OPEC nations grapple with mooted production cuts

The possibility that the world may be heading for an even greater oversupply of oil is hanging over OPEC members as they prepare to negotiate at the cartel's annual meeting in Vienna.

VIENNA - Members of the OPEC cartel are preparing for an annual meeting in Vienna on Thursday that will determine whether oil-producing nations will stick with production cuts they’ve endured for the past three years, relax them or deepen them in the hopes of propping up prices.

The possibility that the world may be heading for an even greater oversupply of oil, driving down fuel and energy prices, is hanging over OPEC members as they prepare to negotiate through tensions that are driving states in competing directions.

Saudi Aramco’s stock market debut, which is expected Friday, has put Saudi Arabia in a precarious position as it bets on what volume of oil production will hit a sweet spot for prices, with the added pressure of considering the interests of the state-run oil giant’s shareholders. The nation is already bearing the burden of the largest share of OPEC’s production cuts.

With the pricing of the state oil giant's IPO also taking place on Thursday, Riyadh may be hoping to avoid a drop in oil prices by sticking to its strategy of pursuing price stabilisation through output commitments agreed with other members.

Thamer Ghadhban, the oil minister of Iraq, told reporters on Tuesday in Vienna that key members supported deepening cuts for OPEC+ from the current level of 1.2 million barrels per day.

“A deeper cut is being preferred by a number of key members,” said Ghadhban, naming Saudi Arabia in particular.

Ghadhban said new cuts could be expanded to 1.6 million bpd while reports have suggested that Riyadh was pressing fellow members Iraq and Nigeria to improve their compliance with quotas, which could provide an additional reduction of up to 400,000 bpd.

But analysts say that some nations - including Iraq - have been ignoring the agreement and producing more than their allotted amount.

“If people are already not complying to the current agreement, what’s the point to those that are complying cutting more? So the others can go on cheating?” Bhushan Bahree, executive director of global oil at research group IHS Markit, told the Associated Press. “I think the Saudi position is they’re willing to cut more if needed, but they want better compliance.”

As it stands, OPEC nations have agreed to cut production by 1.2 million barrels per day through March 2020, and most analysts expect OPEC nations to extend those production cuts until at least summer.

“If they just keep the existing situation, then you get this massive oversupply,” said Jacques Rousseau, managing director at Clearview Energy Partners.

Rousseau believes OPEC nations will cut production by an additional 400,000 barrels per day to keep supply and demand in balance during the first half of next year, with the cuts made mainly by Kuwait, Saudi Arabia and the United Arab Emirates. But substantial cuts may be difficult to achieve with some OPEC members following their own agendas.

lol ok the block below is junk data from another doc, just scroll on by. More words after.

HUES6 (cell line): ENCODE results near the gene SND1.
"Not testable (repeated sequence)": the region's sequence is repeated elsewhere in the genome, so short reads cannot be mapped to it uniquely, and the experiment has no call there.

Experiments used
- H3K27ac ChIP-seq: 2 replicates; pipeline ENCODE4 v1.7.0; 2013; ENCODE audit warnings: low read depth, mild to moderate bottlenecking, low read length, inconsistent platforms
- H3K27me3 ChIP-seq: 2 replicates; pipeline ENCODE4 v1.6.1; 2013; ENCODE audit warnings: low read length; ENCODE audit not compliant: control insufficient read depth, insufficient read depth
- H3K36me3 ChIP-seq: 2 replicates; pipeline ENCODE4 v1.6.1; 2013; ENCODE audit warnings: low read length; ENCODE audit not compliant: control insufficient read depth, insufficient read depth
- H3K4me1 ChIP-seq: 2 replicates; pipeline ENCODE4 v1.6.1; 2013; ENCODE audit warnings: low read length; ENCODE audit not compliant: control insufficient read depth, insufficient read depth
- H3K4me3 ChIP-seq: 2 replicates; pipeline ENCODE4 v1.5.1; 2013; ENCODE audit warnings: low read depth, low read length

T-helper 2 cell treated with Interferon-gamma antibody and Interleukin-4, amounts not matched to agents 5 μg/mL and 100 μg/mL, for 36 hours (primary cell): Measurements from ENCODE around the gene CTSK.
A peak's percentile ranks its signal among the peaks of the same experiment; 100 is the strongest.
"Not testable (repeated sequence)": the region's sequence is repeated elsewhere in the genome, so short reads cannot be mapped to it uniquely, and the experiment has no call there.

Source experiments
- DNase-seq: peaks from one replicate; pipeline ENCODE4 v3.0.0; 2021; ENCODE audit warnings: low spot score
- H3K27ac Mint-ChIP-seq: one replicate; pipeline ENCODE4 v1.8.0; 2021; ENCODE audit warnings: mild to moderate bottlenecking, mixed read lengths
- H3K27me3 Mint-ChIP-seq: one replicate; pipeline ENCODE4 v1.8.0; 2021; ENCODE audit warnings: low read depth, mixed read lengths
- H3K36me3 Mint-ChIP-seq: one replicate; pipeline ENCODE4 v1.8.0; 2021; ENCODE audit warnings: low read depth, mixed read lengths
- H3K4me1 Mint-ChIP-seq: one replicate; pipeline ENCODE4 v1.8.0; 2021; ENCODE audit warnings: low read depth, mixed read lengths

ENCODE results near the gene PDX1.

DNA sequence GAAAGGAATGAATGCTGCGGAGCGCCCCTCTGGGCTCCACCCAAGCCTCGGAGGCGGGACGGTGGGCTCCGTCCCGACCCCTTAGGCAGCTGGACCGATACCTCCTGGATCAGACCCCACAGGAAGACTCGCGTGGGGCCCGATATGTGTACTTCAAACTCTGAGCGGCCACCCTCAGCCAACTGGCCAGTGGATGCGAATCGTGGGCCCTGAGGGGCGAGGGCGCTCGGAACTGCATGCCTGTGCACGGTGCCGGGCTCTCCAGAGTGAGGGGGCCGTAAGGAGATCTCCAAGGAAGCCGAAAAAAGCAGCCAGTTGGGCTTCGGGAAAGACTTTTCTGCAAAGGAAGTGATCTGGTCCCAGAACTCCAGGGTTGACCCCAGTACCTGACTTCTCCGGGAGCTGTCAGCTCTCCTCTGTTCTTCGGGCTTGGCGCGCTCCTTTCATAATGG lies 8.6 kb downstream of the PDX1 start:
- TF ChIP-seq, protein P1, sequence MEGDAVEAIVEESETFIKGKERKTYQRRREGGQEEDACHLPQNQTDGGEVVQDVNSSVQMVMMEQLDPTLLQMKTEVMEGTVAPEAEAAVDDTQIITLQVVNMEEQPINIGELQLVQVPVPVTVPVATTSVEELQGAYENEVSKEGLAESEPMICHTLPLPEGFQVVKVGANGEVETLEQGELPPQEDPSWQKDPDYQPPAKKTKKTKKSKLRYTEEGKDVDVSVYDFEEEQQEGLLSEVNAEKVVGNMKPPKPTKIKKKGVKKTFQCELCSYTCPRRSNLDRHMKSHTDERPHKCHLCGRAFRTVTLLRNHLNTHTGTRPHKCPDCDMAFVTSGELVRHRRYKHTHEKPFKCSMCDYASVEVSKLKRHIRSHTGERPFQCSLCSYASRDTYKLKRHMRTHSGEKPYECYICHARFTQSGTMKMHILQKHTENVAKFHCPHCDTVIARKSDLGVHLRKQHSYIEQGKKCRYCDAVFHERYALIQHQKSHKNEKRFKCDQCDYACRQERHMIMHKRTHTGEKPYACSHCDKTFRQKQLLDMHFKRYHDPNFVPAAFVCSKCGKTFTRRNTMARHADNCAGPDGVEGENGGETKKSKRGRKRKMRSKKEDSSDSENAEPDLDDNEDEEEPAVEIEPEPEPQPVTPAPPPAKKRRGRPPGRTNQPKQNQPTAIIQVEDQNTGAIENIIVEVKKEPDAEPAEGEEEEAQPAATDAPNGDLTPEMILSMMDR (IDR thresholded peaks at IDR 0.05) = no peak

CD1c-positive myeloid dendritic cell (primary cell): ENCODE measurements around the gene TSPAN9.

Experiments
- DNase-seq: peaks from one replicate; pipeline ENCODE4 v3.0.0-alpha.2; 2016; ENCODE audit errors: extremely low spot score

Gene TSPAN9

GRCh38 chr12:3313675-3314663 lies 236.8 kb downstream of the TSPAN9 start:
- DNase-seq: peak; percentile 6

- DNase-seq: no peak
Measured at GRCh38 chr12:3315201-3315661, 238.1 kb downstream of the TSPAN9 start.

“Iraq has exceeded its production target every month this year,” Rousseau said. “Granted, there’s some unrest going on in the country, but I don’t think they’ll voluntarily reduce.”

The current unrest in both Iran and Iraq, which have both seen widespread popular protests in the past months, will likely be a key topic of conversation behind closed doors in Vienna. 

Iraq’s Prime Minister has just resigned, over increasing anti-government sentiment and violence against protesters. Iran’s oil minister Bijan Zanganeh, the longest serving OPEC minister, is facing calls for his removal after a surprise cut in fuel subsidies drove Iranian citizens to the streets.

The two countries produce more than 8 million barrels of oil per day, so any disruption would likely have a significant effect on both global supply and pricing.

Not all OPEC members were convinced of the need to cut deeper, however, with some delegates suggesting the move would boost prices and spur a new phase of output growth from producers in the US.

The US oil and gas industry has seen shares of energy companies collapse in the past year, largely due to oil prices being stuck in the mid-$50 dollar range - failing to supply the cash flow demanded by investors. US producers will be hoping that oil prices move higher, and what OPEC decides may have a significant impact on the US industry.

Brent crude oil hovered around $61 per barrel on Wednesday afternoon. Prices have fluctuated throughout the year, reaching nearly $75 per barrel in April after US sanctions on Iran and Venezuela limited world supply, but lingering trade tensions between the US and China dampened economic expectations, pushing prices back down.

Meanwhile, Russia, which is not part of OPEC but has been following its lead on production limits in recent years, has indicated it wants its oil production re-calculated in a way that’s in line with OPEC nations. That could enable it to produce more oil.

The dynamic to watch will be whether Russia and Saudi Arabia will come to an agreement on production levels in the early and middle parts of next year, Heather Heldman, managing partner at Luminae Group, a geopolitical intelligence firm, told the Associated Press.

“If something goes awry with Saudi production in the next few months... Russia’s going to be the first party looking to fill that gap,” Heldman said. “And I think the Saudis know that.”